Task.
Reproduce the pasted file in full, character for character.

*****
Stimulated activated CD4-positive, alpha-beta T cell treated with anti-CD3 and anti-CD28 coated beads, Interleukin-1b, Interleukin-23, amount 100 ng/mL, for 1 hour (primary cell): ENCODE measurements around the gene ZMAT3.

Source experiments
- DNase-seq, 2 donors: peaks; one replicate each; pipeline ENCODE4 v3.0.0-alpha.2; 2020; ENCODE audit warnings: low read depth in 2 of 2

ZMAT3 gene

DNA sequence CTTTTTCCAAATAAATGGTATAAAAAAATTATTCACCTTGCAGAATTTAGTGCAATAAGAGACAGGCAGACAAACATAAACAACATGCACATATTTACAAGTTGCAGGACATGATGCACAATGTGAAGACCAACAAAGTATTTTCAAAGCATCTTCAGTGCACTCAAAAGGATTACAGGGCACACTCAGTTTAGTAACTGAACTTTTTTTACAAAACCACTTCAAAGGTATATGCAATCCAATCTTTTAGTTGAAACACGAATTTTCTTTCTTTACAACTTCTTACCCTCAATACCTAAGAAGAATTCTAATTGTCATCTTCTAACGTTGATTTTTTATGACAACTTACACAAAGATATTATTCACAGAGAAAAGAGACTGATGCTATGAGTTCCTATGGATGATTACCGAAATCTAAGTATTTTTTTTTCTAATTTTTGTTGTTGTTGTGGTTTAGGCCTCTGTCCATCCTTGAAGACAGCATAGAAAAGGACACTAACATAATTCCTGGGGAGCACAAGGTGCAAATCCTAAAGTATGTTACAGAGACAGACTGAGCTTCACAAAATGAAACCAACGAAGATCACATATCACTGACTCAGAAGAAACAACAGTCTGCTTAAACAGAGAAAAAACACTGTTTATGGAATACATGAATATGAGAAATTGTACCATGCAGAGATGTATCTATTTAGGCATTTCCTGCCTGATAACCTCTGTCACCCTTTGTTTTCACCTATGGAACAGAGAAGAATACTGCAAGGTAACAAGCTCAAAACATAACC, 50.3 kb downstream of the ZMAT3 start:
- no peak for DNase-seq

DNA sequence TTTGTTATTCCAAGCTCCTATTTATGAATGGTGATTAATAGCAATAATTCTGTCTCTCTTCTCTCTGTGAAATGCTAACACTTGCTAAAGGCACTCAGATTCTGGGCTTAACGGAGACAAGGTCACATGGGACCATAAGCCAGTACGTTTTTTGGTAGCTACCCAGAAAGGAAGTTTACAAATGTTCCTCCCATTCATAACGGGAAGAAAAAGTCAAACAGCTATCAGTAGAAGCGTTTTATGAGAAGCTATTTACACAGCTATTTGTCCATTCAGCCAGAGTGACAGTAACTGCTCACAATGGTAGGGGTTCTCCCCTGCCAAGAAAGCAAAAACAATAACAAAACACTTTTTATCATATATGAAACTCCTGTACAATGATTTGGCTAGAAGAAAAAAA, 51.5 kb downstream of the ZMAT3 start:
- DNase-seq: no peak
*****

Stimulated activated CD4-positive, alpha-beta T cell treated with anti-CD3 and anti-CD28 coated beads, Interleukin-1b, Interleukin-23, amount 100 ng/mL, for 1 hour (primary cell): ENCODE measurements around the gene ZMAT3.

Source experiments
- DNase-seq, 2 donors: peaks; one replicate each; pipeline ENCODE4 v3.0.0-alpha.2; 2020; ENCODE audit warnings: low read depth in 2 of 2

ZMAT3 gene

DNA sequence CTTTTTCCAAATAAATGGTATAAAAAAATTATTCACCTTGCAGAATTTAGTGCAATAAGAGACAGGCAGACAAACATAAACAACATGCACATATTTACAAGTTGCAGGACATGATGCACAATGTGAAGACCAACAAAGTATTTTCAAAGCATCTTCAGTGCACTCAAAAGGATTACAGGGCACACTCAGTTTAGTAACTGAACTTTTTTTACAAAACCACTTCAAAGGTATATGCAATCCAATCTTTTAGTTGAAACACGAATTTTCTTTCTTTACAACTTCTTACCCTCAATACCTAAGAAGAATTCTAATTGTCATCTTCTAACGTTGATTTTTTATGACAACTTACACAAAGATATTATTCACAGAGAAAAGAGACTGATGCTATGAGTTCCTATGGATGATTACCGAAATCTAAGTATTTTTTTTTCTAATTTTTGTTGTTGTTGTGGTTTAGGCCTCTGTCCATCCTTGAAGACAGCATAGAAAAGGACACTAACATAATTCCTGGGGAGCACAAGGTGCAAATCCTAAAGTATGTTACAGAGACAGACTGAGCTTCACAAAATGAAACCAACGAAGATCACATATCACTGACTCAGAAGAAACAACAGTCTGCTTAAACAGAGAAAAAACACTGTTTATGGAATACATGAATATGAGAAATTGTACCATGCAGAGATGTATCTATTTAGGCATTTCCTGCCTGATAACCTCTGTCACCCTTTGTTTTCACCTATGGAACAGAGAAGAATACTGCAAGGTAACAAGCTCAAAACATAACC, 50.3 kb downstream of the ZMAT3 start:
- no peak for DNase-seq

DNA sequence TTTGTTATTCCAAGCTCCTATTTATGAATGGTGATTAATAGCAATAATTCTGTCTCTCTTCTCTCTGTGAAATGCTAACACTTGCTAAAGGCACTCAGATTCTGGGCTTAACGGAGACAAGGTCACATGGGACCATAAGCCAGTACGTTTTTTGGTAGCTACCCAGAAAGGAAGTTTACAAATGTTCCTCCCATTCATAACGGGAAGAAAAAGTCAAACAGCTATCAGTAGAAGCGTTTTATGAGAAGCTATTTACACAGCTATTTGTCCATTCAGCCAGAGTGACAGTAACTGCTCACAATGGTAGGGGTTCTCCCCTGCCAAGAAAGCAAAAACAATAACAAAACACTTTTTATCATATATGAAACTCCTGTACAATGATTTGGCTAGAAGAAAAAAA, 51.5 kb downstream of the ZMAT3 start:
- DNase-seq: no peak